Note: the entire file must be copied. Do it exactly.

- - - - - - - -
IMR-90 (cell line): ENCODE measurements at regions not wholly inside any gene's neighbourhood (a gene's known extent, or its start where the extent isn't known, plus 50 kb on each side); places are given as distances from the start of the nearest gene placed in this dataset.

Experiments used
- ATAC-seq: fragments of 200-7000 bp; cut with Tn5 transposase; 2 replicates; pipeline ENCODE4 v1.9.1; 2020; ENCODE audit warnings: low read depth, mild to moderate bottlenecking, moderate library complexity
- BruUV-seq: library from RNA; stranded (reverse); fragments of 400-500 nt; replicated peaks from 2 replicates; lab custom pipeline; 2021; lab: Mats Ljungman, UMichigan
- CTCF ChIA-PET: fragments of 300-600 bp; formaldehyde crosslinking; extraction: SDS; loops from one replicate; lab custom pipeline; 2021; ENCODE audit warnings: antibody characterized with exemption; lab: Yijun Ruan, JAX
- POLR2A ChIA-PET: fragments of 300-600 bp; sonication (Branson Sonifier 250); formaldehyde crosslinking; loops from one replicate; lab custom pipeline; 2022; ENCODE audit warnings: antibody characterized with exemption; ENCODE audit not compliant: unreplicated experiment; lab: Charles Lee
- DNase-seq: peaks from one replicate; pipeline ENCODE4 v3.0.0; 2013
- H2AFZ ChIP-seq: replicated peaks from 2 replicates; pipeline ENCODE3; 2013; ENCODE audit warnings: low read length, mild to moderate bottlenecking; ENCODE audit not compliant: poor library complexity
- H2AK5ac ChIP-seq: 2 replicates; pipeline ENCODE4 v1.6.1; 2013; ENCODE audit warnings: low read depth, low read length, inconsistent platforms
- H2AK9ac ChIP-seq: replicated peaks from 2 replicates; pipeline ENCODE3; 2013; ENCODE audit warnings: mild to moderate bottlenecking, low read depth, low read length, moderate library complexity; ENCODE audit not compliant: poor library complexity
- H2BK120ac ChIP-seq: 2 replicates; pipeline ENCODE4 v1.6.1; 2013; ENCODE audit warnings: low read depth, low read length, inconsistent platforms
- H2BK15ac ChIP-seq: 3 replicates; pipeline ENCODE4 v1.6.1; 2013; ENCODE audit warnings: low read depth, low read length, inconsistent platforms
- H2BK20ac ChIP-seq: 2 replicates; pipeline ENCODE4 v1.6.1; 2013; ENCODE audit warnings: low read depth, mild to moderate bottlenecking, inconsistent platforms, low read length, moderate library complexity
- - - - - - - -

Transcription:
IMR-90 (cell line): ENCODE measurements at regions not wholly inside any gene's neighbourhood (a gene's known extent, or its start where the extent isn't known, plus 50 kb on each side); places are given as distances from the start of the nearest gene placed in this dataset.

Experiments used
- ATAC-seq: fragments of 200-7000 bp; cut with Tn5 transposase; 2 replicates; pipeline ENCODE4 v1.9.1; 2020; ENCODE audit warnings: low read depth, mild to moderate bottlenecking, moderate library complexity
- BruUV-seq: library from RNA; stranded (reverse); fragments of 400-500 nt; replicated peaks from 2 replicates; lab custom pipeline; 2021; lab: Mats Ljungman, UMichigan
- CTCF ChIA-PET: fragments of 300-600 bp; formaldehyde crosslinking; extraction: SDS; loops from one replicate; lab custom pipeline; 2021; ENCODE audit warnings: antibody characterized with exemption; lab: Yijun Ruan, JAX
- POLR2A ChIA-PET: fragments of 300-600 bp; sonication (Branson Sonifier 250); formaldehyde crosslinking; loops from one replicate; lab custom pipeline; 2022; ENCODE audit warnings: antibody characterized with exemption; ENCODE audit not compliant: unreplicated experiment; lab: Charles Lee
- DNase-seq: peaks from one replicate; pipeline ENCODE4 v3.0.0; 2013
- H2AFZ ChIP-seq: replicated peaks from 2 replicates; pipeline ENCODE3; 2013; ENCODE audit warnings: low read length, mild to moderate bottlenecking; ENCODE audit not compliant: poor library complexity
- H2AK5ac ChIP-seq: 2 replicates; pipeline ENCODE4 v1.6.1; 2013; ENCODE audit warnings: low read depth, low read length, inconsistent platforms
- H2AK9ac ChIP-seq: replicated peaks from 2 replicates; pipeline ENCODE3; 2013; ENCODE audit warnings: mild to moderate bottlenecking, low read depth, low read length, moderate library complexity; ENCODE audit not compliant: poor library complexity
- H2BK120ac ChIP-seq: 2 replicates; pipeline ENCODE4 v1.6.1; 2013; ENCODE audit warnings: low read depth, low read length, inconsistent platforms
- H2BK15ac ChIP-seq: 3 replicates; pipeline ENCODE4 v1.6.1; 2013; ENCODE audit warnings: low read depth, low read length, inconsistent platforms
- H2BK20ac ChIP-seq: 2 replicates; pipeline ENCODE4 v1.6.1; 2013; ENCODE audit warnings: low read depth, mild to moderate bottlenecking, inconsistent platforms, low read length, moderate library complexity